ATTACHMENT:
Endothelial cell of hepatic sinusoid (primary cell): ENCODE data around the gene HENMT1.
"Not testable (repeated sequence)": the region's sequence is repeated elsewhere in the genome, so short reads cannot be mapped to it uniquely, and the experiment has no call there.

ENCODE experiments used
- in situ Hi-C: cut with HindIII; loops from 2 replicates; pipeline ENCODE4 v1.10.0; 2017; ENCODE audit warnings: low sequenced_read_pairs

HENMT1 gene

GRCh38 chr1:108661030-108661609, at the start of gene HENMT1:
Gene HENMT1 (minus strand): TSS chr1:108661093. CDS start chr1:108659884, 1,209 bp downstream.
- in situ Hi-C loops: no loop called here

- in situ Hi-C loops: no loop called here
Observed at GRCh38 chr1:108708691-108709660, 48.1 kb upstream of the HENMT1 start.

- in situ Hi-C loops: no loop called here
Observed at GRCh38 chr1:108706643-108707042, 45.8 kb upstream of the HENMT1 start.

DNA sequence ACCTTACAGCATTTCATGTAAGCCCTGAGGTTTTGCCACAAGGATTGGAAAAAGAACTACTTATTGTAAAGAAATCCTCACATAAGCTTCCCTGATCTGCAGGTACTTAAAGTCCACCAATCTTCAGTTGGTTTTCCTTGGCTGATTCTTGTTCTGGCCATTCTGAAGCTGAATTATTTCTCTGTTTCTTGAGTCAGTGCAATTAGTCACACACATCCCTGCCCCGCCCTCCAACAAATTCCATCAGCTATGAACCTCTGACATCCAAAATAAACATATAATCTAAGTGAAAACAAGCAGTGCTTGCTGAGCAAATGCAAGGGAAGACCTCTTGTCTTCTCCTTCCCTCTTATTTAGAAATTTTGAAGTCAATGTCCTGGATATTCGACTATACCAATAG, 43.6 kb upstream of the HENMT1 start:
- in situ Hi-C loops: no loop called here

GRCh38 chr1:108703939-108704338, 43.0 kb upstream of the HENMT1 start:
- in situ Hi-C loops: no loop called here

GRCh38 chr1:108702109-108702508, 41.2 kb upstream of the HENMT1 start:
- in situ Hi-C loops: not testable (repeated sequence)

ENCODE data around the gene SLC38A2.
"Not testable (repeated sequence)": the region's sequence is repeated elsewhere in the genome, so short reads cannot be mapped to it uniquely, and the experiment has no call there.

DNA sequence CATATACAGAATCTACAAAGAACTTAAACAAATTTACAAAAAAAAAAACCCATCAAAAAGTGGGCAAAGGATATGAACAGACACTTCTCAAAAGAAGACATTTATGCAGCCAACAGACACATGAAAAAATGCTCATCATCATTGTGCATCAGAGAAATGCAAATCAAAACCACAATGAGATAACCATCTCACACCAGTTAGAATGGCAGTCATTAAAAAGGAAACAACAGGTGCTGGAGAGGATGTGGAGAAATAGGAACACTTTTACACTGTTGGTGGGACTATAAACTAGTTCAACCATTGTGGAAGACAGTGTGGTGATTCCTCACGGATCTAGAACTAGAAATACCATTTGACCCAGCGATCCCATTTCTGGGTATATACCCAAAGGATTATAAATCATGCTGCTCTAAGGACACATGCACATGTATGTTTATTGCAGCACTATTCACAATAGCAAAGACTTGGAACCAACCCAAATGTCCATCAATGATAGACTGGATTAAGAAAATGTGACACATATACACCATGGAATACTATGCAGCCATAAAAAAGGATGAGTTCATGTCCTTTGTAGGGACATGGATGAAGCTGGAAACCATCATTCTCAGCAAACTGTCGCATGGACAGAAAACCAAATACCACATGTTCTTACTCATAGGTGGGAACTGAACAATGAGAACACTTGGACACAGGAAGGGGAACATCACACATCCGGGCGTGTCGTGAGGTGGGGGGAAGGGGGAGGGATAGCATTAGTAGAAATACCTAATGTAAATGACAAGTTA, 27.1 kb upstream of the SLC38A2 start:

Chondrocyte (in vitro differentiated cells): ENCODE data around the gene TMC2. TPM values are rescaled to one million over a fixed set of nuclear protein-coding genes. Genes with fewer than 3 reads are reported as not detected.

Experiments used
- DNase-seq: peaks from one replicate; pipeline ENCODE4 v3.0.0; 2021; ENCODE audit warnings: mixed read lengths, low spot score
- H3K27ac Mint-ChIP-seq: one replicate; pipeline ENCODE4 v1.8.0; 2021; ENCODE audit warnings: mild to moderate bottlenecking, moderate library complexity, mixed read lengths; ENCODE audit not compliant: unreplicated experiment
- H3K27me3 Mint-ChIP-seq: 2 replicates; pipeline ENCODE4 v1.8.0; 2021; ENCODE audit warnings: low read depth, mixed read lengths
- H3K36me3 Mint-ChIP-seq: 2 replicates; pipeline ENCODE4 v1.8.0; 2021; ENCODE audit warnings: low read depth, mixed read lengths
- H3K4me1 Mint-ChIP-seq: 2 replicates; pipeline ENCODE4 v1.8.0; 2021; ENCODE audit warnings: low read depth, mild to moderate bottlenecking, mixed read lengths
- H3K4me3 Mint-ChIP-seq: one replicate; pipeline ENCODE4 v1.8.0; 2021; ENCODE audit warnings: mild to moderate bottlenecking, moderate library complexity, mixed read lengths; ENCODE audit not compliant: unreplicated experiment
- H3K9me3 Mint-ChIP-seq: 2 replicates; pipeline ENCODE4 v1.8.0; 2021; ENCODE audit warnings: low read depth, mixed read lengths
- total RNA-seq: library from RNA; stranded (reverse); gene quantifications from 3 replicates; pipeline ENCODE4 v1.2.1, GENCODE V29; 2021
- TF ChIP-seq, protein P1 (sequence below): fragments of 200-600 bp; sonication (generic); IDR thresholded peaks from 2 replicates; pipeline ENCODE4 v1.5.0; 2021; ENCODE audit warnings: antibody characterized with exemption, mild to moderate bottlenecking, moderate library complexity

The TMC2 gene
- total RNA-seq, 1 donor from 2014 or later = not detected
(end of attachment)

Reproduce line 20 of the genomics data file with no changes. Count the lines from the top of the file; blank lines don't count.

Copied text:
"Not testable (repeated sequence)": the region's sequence is repeated elsewhere in the genome, so short reads cannot be mapped to it uniquely, and the experiment has no call there.